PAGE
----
South Korea Could Target Kim Jong Un with Army of Kamikaze-Style Dronebots

Unidentified North Korean drones are displayed during a military parade past Kim Il-Sung square marking the 60th anniversary of the Korean war armistice in Pyongyang on July 27, 2013. Getty Images

South Korea is building a weapon-armed "dronebot" combat unit next year amid continued threats of nuclear warfare from North Korea.

The dronebots will be operated by a team targeting North Korea's nuclear and missile sites and have the capacity to launch attacks in case of a contingency, South Korea's Yonhap news agency announced on Tuesday.

"The Army plans to set up a special organization to lead the development of dronebots, establish a standard platform and expand the dronebot program by function," an anonymous official with the South Korean army said. "To begin with, we will launch a dronebot combat unit next year and use it as a 'game changer' in warfare."

Small weaponized drones could strike North Korea's rocket launchers, communications infrastructure, radar systems and convoys of vehicles, according to experts.

"Drones are capable of doing some amount of surveillance and attacks against very soft targets," Dean Cheng, a defense expert and senior research fellow at the conservative think tank The Heritage Foundation, told CNBC. "There's a pretty reasonable chance they can escape detection."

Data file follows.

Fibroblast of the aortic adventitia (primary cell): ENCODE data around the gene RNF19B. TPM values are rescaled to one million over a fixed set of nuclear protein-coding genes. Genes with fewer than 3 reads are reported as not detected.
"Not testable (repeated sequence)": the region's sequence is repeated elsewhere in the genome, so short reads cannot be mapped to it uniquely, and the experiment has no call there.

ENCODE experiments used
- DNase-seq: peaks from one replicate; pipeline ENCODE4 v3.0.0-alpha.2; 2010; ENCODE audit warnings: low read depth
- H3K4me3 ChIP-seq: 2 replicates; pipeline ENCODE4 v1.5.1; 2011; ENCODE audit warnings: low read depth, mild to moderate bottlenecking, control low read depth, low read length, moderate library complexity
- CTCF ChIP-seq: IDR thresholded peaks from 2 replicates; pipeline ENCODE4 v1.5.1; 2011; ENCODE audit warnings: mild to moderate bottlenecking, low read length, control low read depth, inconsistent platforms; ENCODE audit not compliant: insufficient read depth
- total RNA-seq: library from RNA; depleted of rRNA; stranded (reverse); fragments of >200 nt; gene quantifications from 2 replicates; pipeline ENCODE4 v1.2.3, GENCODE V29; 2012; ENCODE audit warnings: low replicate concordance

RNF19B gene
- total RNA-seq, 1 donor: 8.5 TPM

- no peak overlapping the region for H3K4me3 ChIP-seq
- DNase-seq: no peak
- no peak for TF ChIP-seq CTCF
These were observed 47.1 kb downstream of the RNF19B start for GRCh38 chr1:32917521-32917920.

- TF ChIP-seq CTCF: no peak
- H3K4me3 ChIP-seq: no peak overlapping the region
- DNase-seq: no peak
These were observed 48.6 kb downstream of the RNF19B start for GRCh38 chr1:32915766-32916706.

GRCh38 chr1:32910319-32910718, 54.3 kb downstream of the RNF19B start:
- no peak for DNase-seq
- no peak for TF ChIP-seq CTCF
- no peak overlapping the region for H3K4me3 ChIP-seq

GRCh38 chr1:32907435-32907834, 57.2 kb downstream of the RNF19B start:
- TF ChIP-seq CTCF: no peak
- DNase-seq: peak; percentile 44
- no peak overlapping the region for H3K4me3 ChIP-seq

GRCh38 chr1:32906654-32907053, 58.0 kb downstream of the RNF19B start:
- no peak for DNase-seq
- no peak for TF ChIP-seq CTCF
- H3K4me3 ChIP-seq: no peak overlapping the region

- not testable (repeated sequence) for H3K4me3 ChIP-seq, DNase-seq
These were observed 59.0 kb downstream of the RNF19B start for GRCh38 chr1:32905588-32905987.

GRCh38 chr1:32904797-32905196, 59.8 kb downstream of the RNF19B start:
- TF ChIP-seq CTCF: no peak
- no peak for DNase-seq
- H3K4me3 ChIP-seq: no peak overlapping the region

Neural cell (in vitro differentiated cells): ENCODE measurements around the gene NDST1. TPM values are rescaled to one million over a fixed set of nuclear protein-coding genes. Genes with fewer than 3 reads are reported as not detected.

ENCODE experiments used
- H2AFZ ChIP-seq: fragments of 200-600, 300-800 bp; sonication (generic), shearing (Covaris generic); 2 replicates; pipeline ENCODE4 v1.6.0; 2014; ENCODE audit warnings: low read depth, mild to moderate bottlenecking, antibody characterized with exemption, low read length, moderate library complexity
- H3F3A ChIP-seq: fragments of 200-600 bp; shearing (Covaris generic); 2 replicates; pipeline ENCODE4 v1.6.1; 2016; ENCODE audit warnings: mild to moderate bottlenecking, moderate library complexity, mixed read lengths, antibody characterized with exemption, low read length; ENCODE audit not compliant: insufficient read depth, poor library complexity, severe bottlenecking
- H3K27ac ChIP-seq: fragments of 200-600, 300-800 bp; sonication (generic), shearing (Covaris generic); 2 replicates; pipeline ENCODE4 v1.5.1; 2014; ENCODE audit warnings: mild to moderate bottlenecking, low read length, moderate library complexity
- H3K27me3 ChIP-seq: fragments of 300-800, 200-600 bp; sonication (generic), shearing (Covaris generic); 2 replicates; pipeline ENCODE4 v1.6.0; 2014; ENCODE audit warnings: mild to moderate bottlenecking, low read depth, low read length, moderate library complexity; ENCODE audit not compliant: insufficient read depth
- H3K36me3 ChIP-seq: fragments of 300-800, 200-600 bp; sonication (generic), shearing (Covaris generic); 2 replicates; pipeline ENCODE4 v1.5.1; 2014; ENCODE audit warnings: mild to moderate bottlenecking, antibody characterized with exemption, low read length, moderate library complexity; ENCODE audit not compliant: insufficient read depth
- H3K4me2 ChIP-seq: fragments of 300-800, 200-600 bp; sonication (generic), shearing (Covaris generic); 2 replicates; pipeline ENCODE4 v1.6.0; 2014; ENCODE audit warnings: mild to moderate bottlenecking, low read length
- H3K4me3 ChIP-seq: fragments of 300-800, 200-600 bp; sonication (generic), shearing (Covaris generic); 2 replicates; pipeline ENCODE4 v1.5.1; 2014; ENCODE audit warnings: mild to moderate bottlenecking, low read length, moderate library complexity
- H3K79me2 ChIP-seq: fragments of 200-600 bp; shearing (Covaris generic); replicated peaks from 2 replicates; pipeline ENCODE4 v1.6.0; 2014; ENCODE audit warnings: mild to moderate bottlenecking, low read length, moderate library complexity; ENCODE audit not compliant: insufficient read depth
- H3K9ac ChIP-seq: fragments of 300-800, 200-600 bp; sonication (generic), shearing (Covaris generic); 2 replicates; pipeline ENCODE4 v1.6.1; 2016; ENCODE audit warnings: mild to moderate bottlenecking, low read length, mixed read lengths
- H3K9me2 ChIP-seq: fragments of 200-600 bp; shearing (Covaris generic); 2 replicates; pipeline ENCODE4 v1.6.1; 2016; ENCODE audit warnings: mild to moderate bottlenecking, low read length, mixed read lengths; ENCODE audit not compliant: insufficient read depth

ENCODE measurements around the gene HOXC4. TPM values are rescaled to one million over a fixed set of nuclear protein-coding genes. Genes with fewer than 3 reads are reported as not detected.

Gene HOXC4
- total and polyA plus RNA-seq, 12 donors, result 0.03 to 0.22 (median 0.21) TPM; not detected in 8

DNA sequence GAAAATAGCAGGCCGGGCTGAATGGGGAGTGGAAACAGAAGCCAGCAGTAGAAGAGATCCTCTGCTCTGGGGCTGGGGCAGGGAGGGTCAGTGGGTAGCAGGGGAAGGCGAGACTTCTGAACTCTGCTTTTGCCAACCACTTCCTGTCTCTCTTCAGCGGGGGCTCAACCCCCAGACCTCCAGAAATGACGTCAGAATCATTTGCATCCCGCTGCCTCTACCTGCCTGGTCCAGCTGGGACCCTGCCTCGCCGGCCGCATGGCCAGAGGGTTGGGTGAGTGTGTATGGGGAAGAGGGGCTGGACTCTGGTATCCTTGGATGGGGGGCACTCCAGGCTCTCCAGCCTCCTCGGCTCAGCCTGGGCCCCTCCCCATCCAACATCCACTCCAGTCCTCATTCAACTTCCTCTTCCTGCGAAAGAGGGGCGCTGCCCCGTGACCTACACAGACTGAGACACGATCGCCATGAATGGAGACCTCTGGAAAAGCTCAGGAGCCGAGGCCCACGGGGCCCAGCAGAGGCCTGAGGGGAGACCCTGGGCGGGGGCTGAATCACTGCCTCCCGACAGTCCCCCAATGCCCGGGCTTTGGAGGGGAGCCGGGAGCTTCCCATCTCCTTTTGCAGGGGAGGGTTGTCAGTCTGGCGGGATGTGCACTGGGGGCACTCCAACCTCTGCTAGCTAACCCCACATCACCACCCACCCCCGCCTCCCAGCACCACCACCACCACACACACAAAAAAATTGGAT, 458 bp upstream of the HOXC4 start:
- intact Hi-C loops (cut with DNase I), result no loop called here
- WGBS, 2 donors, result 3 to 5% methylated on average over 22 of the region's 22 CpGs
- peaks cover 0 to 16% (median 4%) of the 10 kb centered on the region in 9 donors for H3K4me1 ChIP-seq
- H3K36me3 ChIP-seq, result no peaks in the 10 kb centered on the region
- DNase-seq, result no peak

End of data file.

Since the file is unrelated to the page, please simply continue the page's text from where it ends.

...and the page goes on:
The drones could use a kamikaze-style form of attack that involves self-destructing when striking a target, including a limousine carrying North Korean leader Kim Jong Un, analysts told CNBC.

South Korea's announcement comes after a New York Times report in September stating that the U.S. ally was creating a "decapitation unit" to try to scare the North's leadership.

As South Korea floats its plan, North Korea too has been developing drone weapons. The hermetic country could have hundreds of drones that can release biological and chemical weapons, a North Korean defector said earlier this year.

"North Korea is believed to have hundreds if not more well-defended artillery units," John Schaus, a defense expert and fellow at the International Security Program at the Center for Strategic and International Studies, told CNBC.

The U.S. also has been researching and developing drone swarms for years. The Pentagon is planning to try out "aircraft carriers in the sky" that would launch and retrieve groups of drones, according to the Defense Advanced Research Projects Agency.

After a two-month lull in missile tests, North Korea late last month launched its most powerful rocket yet, one reportedly capable of striking anywhere on the U.S. mainland. The event set off large-scale aerial drills between the U.S., South Korea and Japan that Pyongyang warned put the region on the "brink" of war.